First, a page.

The State Department on Tuesday denied the delay in the TransCanadian Keystone oil pipeline is designed to appease environmentalists -- a core constituency of the Obama administration, and refused to budge on a new environmental review of the project now not slated for completion until 2013, after the presidential election.
"I can only say, as we've said repeatedly on the record, that the White House had no bearing on the decision-making process. The State Department has the lead on this issue, and we're going about it in a very transparent and apolitical way," spokesman Mark Toner told reporters, one day after TransCanada agreed to reroute the pipeline around Nebraska' ecologically sensitive Ogallala Aquifer.
But representatives of the oil industry beg to differ.
"Unfortunately this was clearly a political decision on the part of the president. He sacrificed 20,000 new American jobs to save one and that was his own job," said Jack Gerrard of the American Petroleum Institute. "We believe the president should quickly reconsider that the decision to delay the Keystone XL pipeline determination and to get focused on jobs and energy production."
The delay has sparked a firestorm of political broadsides. At a time when the president has been effectively accusing congressional Republicans of blocking his energy and job creation agenda, they used the Keystone delay to fire back during a Capitol Hill Press conference Tuesday.
"Here we have a president going off to Australia and playing golf in Hawaii. The guy sitting at 1600 Pennsylvania Avenue is destroying this country," said Rep. Allan West, R-Fla.
"The keystone cops in the White House have done an injustice to the American people," added Rep. Ed Royce, R-Calif.
While the president is taking fire from Republicans on the Keystone delay, he is also having to navigate a treacherous path between core constituencies in his own party -- environmentalists and big labor.
In a statement issued late Tuesday, Mark H. Ayers, President of the Building and Construction Trades Department of the AFL-CIO said the group is "deeply disappointed" by the delay in a decision on the project.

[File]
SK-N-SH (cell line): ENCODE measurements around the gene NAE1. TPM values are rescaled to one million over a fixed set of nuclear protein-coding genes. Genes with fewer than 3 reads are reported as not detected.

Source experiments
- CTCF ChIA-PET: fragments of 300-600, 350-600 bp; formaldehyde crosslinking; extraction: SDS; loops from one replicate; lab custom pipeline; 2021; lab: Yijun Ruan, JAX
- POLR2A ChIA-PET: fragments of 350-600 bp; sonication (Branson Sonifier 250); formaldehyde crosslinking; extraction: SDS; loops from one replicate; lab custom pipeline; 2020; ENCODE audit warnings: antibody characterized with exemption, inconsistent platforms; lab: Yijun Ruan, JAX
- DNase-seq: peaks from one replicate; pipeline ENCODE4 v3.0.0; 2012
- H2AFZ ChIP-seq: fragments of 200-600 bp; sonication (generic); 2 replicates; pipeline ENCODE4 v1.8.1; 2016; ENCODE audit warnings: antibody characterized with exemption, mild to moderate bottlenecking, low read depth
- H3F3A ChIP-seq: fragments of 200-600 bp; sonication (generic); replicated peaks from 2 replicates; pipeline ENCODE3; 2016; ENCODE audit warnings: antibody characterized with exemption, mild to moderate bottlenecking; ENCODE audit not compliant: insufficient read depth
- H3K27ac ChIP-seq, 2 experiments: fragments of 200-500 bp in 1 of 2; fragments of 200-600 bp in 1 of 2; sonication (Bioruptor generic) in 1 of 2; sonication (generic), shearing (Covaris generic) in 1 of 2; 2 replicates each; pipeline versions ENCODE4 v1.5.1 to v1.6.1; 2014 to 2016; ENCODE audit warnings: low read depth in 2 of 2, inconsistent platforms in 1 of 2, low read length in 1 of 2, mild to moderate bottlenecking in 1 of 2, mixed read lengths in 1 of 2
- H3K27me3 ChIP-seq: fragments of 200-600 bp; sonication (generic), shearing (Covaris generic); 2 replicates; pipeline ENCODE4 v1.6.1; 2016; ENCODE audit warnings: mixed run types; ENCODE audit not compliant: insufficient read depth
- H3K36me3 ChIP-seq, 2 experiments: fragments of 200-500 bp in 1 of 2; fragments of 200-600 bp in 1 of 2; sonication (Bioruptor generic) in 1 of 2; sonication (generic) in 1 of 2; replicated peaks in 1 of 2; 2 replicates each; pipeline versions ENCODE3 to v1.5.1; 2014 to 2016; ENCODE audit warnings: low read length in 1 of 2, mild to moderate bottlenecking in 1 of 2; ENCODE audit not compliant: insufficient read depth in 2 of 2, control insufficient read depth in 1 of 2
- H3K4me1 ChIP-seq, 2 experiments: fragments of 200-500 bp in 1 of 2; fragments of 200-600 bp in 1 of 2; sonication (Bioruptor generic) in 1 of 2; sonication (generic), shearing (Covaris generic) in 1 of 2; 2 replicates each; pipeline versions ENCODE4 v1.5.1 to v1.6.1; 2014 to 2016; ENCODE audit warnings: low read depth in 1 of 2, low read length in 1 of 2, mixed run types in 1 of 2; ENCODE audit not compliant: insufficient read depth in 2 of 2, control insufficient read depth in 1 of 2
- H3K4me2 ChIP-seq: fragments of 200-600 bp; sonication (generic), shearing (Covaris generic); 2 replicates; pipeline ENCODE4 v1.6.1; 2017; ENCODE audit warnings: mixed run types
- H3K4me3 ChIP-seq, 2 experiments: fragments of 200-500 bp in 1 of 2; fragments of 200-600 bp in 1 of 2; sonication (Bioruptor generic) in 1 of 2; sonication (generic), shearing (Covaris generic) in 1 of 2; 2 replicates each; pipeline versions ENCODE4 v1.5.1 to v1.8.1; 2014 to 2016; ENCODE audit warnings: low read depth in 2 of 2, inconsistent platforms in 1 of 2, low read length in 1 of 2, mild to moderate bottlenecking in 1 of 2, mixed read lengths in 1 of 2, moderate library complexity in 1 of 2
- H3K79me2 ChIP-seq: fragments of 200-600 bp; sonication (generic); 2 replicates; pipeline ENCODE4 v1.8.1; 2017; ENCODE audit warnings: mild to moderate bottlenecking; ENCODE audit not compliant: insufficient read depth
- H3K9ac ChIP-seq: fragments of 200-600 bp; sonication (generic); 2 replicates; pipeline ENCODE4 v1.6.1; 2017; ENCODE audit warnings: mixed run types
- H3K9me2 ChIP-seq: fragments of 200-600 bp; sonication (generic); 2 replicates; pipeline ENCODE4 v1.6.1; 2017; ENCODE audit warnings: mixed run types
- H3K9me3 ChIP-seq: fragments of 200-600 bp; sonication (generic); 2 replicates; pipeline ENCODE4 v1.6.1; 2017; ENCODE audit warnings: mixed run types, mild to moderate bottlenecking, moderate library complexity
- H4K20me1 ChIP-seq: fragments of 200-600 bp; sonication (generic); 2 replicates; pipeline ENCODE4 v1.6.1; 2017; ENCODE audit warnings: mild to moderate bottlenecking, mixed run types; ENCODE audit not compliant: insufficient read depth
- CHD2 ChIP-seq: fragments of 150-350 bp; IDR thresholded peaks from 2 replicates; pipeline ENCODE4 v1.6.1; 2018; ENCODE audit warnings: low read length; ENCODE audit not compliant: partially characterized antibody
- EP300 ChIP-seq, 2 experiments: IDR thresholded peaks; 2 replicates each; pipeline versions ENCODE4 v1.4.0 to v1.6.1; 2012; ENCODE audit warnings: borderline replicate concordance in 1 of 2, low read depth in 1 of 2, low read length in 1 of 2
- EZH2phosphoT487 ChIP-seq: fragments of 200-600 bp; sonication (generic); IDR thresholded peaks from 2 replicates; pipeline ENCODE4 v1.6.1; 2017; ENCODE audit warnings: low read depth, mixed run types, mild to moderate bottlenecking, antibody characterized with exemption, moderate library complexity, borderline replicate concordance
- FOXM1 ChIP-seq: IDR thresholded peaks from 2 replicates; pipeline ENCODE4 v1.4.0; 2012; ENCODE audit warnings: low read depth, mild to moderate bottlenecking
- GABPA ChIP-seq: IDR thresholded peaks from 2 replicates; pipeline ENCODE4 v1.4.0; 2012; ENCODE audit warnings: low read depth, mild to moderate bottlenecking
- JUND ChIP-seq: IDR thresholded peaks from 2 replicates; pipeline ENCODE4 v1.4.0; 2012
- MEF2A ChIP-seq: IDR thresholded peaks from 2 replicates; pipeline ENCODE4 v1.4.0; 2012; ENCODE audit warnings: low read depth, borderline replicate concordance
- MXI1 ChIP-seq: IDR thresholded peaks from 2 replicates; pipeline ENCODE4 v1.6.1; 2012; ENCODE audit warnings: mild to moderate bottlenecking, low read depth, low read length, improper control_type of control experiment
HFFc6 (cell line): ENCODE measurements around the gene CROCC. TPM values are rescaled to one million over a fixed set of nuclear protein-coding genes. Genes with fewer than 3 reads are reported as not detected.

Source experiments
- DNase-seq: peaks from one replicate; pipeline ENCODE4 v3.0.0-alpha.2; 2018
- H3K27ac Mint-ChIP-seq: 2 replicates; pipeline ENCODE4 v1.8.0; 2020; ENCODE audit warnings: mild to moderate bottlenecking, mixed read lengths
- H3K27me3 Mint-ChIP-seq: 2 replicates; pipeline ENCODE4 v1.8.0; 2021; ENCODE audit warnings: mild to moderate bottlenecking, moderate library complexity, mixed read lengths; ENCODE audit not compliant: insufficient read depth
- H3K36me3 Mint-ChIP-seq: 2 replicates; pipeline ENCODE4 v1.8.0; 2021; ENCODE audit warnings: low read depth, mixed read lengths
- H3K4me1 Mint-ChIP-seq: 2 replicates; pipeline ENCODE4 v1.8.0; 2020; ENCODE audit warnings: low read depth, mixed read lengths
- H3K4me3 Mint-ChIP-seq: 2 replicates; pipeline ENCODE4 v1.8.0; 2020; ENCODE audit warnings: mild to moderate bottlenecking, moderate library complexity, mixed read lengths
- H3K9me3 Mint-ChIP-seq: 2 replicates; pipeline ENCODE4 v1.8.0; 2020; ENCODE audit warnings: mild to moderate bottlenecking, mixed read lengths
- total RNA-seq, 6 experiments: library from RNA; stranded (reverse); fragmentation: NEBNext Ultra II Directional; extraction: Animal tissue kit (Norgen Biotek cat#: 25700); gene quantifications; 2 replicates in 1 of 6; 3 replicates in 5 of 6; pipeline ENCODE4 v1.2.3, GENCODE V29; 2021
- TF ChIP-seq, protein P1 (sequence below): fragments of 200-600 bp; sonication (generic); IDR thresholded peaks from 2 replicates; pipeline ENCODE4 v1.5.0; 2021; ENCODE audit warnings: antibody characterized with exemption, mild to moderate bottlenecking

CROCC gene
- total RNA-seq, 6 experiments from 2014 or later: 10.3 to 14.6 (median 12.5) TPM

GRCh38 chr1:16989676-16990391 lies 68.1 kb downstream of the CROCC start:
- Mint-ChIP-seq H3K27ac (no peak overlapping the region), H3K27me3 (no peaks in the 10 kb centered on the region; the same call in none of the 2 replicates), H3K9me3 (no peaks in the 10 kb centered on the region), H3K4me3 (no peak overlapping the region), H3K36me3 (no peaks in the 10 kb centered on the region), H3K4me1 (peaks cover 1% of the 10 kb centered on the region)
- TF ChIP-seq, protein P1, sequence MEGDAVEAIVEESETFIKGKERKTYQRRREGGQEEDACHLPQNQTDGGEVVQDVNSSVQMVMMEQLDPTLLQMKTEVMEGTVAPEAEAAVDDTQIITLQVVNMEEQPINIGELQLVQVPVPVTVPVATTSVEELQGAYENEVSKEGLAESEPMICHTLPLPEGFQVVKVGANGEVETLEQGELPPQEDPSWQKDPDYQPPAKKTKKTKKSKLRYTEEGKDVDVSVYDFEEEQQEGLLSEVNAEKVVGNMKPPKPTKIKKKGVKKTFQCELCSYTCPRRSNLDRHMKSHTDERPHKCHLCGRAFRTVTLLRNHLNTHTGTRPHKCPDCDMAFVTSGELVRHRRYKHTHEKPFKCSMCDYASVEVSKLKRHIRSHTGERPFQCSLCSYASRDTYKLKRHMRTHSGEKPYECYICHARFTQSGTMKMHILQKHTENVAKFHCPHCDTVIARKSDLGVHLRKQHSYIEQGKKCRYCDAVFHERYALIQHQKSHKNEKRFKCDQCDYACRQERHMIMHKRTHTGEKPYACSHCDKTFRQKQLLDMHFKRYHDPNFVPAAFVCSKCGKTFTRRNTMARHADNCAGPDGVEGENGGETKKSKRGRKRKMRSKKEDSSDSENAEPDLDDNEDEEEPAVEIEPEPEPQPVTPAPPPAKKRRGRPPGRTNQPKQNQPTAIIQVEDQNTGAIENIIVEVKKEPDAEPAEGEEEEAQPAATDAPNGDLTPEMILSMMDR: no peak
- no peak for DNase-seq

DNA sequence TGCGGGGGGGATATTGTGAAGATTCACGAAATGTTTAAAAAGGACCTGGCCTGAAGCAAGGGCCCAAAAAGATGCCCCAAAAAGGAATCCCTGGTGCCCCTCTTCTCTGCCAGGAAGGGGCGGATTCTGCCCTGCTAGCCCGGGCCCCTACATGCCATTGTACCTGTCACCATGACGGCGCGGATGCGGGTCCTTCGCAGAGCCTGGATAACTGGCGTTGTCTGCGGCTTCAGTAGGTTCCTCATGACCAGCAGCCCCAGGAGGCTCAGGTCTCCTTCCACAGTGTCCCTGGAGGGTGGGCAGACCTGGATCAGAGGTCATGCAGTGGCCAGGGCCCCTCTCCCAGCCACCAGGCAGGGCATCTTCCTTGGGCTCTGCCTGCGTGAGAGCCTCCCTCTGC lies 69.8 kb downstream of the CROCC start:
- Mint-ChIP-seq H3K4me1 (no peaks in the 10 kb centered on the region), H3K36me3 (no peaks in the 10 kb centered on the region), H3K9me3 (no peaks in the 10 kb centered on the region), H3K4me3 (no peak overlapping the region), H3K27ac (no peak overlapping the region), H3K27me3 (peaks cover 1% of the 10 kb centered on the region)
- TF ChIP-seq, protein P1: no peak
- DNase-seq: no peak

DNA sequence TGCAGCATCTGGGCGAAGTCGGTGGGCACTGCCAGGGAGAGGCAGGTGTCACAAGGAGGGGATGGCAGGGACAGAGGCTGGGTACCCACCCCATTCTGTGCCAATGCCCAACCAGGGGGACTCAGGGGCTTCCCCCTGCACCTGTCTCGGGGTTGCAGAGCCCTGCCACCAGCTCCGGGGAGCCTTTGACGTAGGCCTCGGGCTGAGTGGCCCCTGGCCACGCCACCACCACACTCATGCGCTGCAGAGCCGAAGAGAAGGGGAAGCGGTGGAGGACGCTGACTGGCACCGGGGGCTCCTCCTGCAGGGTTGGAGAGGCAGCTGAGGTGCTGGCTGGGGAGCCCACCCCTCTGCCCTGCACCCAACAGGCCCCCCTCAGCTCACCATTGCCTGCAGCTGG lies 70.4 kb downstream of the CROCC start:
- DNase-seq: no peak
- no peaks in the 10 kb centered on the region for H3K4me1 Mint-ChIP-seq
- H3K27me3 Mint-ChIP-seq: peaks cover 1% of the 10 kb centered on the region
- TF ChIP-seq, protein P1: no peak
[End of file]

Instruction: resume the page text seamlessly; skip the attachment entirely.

"We believe that construction of the Keystone pipeline met many of the administration's stated energy security goals; goals that are, indeed, shared by America's Building Trades Unions and its 2 million members," Ayers said.
Even the question of how many jobs the pipeline will produce is now in great dispute. A new study by Cornell University found that the figure of 20,000 direct pipeline construction jobs, and as many as half a million residual jobs often cited by the oil industry is grossly overstated .
It found that the project will only produce in the neighborhood of 2,500-4,650 temporary construction jobs. But as is typical of this incendiary issue, the oil industry is, in turn, fighting back.
"It's very clear that the Cornell study doesn't come from the Cornell Economics Department, because it's just blatantly false, and it's just inaccurate," Gerrard said. "If you could imagine somebody concluding you'd have very little jobs creation over a $7 billion investment, 1,700 miles in the United States touching on seven different states. This is something with the simple stroke of the pen, the president could launch perhaps the most shovel-ready project in the United States today."